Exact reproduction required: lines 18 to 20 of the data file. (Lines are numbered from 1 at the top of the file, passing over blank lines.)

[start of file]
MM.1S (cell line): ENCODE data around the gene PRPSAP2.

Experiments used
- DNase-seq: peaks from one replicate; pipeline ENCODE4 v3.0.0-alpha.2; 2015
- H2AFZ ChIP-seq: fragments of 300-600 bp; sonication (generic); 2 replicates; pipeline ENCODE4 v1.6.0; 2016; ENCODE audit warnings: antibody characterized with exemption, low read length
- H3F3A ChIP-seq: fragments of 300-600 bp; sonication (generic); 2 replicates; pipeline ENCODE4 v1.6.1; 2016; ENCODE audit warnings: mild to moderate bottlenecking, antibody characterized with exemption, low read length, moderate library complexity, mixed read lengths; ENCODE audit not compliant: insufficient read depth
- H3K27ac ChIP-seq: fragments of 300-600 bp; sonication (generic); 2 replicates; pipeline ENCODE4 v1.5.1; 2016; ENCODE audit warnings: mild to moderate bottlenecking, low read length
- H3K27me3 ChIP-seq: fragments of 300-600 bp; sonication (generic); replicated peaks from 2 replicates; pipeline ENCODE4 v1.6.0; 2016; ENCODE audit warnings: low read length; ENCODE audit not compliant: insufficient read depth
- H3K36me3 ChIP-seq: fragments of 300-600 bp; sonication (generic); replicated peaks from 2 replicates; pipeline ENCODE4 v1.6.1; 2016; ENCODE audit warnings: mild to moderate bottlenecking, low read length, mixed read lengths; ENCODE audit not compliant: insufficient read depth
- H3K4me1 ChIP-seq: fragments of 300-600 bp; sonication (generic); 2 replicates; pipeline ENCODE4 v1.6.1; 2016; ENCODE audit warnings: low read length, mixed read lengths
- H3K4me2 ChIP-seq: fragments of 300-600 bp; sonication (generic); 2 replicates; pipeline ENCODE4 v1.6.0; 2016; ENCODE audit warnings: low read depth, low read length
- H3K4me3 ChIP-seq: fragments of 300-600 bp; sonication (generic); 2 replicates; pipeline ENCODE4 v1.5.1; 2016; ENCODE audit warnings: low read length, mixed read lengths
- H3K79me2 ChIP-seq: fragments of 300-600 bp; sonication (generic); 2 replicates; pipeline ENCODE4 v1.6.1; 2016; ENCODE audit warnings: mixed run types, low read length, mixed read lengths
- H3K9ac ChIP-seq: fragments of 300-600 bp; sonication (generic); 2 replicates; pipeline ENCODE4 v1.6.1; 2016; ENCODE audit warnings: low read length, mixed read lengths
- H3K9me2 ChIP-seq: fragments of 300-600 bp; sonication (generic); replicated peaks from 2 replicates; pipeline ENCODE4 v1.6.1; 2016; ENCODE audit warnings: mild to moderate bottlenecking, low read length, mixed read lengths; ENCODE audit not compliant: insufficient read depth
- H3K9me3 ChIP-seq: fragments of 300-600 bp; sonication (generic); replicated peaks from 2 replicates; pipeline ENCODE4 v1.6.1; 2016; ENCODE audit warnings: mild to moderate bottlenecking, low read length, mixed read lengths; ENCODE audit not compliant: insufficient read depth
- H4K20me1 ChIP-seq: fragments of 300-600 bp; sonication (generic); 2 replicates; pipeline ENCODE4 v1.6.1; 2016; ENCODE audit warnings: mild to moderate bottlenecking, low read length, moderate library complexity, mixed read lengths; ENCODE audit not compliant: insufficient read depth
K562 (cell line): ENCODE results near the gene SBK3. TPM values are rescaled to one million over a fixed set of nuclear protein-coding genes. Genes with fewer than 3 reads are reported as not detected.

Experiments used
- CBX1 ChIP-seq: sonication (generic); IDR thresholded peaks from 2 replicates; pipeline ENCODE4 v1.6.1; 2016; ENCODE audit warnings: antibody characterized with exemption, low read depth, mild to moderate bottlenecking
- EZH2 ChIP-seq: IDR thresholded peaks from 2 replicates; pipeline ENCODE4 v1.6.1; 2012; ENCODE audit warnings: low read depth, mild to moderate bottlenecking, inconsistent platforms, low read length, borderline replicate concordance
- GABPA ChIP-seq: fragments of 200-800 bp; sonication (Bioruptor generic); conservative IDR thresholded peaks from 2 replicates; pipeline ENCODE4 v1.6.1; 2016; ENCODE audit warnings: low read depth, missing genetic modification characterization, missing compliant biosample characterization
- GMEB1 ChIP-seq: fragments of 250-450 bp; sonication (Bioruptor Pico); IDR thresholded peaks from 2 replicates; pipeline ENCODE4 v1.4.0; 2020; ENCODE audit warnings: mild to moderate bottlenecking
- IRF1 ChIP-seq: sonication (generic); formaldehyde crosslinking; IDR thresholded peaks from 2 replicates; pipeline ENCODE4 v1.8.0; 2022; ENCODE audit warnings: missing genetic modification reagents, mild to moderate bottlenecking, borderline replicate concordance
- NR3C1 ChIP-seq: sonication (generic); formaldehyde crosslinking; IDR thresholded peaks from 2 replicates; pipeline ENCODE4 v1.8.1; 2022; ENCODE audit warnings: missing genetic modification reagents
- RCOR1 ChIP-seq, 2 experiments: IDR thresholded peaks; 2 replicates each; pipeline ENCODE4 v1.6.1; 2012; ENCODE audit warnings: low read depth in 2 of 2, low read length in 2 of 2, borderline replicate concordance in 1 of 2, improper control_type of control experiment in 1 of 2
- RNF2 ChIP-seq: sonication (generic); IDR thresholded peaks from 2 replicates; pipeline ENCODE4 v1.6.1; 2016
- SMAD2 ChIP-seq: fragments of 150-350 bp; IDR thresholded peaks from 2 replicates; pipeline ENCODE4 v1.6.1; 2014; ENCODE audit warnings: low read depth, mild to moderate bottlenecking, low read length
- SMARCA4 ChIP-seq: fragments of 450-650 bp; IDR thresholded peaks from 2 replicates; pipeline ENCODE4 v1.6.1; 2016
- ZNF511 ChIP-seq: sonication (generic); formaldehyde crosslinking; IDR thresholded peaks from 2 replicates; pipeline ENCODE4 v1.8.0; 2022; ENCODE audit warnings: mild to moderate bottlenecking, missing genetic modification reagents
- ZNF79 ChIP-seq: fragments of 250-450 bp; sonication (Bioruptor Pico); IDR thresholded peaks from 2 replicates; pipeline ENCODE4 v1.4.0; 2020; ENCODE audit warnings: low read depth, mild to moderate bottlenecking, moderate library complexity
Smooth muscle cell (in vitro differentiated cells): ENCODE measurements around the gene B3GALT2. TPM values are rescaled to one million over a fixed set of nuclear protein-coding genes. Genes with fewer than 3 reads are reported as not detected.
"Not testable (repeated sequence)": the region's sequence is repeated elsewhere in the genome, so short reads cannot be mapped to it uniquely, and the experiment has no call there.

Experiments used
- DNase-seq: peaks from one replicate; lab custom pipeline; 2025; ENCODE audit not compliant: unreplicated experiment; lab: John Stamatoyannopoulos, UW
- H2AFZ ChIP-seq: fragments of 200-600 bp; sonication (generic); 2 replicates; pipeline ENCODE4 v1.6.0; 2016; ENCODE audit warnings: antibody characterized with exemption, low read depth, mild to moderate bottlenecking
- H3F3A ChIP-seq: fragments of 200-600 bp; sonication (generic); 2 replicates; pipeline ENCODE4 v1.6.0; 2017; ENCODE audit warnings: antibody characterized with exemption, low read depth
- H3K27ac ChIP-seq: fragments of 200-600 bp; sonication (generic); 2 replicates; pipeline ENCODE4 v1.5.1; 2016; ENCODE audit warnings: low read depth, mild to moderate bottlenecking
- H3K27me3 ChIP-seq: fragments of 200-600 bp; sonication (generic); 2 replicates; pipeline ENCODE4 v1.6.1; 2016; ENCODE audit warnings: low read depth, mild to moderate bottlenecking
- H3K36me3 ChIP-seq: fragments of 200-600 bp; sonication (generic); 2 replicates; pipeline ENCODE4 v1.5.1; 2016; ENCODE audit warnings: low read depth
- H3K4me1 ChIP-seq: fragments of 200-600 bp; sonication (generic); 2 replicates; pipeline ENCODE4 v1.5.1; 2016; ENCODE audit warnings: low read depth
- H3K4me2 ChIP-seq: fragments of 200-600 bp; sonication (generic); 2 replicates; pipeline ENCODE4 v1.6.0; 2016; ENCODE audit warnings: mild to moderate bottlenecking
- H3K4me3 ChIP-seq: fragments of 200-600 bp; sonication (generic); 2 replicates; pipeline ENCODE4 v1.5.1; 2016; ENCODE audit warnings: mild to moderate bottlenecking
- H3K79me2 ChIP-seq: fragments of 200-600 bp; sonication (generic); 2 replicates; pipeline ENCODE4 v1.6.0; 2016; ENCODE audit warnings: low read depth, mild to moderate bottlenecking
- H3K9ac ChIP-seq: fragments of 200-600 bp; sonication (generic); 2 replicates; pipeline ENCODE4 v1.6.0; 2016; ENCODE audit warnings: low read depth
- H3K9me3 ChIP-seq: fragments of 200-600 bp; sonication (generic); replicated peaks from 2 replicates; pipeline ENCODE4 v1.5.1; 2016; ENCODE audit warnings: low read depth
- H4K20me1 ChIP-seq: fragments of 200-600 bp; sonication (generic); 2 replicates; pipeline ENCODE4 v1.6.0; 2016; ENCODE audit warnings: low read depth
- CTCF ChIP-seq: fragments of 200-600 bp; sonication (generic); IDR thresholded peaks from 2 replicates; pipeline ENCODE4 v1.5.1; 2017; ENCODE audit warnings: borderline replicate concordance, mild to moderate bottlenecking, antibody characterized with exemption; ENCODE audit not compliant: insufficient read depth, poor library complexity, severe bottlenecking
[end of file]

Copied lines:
Experiments used
- CBX1 ChIP-seq: sonication (generic); IDR thresholded peaks from 2 replicates; pipeline ENCODE4 v1.6.1; 2016; ENCODE audit warnings: antibody characterized with exemption, low read depth, mild to moderate bottlenecking
- EZH2 ChIP-seq: IDR thresholded peaks from 2 replicates; pipeline ENCODE4 v1.6.1; 2012; ENCODE audit warnings: low read depth, mild to moderate bottlenecking, inconsistent platforms, low read length, borderline replicate concordance